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Open Access Publications from the University of California

Assessment of Indoor Environments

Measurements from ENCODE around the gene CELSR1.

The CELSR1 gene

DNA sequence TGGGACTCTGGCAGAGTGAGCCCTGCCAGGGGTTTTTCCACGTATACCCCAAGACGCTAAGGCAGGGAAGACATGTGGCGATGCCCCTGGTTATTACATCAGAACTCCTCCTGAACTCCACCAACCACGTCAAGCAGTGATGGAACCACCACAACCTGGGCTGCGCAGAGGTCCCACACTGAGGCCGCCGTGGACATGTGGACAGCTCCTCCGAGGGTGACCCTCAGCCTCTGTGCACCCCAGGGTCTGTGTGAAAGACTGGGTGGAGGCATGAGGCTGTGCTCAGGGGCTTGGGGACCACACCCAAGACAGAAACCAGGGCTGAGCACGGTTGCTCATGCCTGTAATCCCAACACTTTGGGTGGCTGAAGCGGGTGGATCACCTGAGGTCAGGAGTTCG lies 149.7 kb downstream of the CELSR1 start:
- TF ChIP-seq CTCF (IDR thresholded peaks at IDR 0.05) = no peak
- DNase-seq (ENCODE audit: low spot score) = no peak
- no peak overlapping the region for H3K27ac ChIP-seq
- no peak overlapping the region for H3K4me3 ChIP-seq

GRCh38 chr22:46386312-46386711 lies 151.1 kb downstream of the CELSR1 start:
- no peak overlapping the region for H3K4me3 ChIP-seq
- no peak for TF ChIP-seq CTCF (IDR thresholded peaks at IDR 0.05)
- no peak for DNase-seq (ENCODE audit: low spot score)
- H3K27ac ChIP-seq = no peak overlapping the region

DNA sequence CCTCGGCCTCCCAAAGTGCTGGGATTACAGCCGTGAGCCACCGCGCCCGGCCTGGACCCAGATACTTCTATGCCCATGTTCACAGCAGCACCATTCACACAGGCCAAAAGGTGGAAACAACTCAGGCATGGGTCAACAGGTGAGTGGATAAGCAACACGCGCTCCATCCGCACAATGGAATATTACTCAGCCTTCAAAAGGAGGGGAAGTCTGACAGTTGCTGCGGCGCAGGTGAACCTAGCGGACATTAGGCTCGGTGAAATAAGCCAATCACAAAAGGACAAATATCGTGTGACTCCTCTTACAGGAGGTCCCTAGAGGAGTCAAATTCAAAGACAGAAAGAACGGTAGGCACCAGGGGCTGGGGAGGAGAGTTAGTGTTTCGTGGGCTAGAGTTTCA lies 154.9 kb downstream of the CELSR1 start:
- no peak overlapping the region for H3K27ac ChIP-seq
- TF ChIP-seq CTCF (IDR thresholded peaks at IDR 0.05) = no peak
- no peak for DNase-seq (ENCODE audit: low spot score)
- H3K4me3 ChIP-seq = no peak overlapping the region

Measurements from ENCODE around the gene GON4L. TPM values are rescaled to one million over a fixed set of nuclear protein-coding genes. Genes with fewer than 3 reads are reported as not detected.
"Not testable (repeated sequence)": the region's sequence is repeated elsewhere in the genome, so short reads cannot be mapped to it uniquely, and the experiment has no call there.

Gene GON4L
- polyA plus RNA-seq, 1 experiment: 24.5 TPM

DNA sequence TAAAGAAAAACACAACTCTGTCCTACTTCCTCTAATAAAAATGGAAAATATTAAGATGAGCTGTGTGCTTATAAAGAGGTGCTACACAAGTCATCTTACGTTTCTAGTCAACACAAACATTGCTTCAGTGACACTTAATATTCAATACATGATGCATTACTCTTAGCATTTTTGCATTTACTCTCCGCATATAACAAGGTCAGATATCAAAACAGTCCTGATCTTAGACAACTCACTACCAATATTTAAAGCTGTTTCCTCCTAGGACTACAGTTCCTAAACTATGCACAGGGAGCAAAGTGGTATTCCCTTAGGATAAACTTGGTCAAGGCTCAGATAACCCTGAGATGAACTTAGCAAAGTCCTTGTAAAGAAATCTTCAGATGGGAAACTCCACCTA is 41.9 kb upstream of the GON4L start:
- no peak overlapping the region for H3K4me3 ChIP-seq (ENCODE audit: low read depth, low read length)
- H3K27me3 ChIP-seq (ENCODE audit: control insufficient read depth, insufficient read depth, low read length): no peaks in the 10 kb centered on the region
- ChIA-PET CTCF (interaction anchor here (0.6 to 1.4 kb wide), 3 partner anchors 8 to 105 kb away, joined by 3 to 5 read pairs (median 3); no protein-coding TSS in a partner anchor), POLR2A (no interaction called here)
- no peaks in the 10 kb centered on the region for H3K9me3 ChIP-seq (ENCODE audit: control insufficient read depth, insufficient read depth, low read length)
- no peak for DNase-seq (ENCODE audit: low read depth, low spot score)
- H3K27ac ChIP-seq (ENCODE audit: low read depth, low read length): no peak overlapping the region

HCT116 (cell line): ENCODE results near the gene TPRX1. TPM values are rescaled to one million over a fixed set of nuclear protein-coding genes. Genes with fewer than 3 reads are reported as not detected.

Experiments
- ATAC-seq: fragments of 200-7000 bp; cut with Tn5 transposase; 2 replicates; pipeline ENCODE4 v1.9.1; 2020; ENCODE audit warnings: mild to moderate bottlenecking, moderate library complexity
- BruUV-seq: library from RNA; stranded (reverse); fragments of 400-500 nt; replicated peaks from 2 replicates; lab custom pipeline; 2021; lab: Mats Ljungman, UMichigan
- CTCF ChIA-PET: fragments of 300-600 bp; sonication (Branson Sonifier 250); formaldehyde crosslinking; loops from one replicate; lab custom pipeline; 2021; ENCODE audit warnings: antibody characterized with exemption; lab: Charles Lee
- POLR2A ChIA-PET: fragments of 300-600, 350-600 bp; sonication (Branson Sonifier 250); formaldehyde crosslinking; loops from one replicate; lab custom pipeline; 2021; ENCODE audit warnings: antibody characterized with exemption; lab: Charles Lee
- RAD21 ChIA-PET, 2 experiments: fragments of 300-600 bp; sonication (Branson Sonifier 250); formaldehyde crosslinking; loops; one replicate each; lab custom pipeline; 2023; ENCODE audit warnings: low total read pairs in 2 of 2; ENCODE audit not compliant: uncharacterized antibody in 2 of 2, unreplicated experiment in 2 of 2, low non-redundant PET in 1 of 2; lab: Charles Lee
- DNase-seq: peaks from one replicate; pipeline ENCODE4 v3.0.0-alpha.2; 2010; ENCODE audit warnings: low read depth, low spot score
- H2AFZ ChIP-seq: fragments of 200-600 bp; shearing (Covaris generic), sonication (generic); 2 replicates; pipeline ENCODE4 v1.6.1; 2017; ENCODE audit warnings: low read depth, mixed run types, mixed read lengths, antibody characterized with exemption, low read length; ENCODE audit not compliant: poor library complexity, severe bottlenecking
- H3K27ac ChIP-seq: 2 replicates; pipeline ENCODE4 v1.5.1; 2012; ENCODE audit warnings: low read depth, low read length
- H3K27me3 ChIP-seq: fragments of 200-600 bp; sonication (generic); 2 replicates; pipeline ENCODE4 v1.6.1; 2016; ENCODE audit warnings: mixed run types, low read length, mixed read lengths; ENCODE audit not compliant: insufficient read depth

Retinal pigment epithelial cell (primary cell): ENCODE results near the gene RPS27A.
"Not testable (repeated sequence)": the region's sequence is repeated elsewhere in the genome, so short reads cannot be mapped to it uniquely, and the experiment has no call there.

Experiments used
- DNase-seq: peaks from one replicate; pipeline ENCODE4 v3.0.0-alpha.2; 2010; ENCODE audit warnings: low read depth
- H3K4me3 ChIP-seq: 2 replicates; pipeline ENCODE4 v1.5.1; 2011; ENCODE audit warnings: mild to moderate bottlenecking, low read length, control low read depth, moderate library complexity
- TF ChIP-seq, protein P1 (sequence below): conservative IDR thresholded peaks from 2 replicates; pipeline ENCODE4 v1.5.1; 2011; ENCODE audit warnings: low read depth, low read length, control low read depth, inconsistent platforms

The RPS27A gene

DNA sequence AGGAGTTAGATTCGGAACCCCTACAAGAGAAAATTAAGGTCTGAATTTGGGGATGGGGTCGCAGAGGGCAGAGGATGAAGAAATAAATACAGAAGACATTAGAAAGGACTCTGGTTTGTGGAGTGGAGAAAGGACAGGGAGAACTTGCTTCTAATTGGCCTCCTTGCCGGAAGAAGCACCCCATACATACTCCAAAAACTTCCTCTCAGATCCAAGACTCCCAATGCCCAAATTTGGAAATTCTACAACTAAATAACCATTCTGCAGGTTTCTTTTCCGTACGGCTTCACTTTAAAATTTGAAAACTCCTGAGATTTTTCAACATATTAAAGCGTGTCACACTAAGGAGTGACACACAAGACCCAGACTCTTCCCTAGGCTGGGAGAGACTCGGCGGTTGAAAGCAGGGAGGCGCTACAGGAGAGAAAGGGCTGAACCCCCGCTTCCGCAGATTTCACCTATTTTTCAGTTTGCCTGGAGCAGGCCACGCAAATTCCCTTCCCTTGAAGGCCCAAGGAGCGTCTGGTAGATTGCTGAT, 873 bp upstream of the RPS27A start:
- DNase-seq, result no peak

The energy and environmental consequences of conditioning buildings are immense, andbecoming more so around the world. In the United States, buildings consume 38% of thenation’s energy consumption, a larger amount than the industrial, transportation, or agriculturalsectors. In the global context, the U.S. currently consumes 25% of the world’s energy,meaning that 10% of the world’s energy is being used in U.S. buildings! About 80% of thisbuilding use is for heating, cooling, ventilating, and lighting. The huge construction boom inChina, India, and the developing countries is rapidly increasing these countries’ need forenergy. If their new buildings were to have the same efficiency as the U.S. building stock, theglobal impacts will be severe. At this point there is little evidence that they will be appreciablydifferent.The engineering and architecture professions need to invest maximum creative effort intoimproving the efficiency by which our indoor climates are produced. There are two maincomponents to the energy use problem in buildings: the buildings themselves (theirarchitectural form and their environmental conditioning systems) and the people who occupyand operate the buildings.

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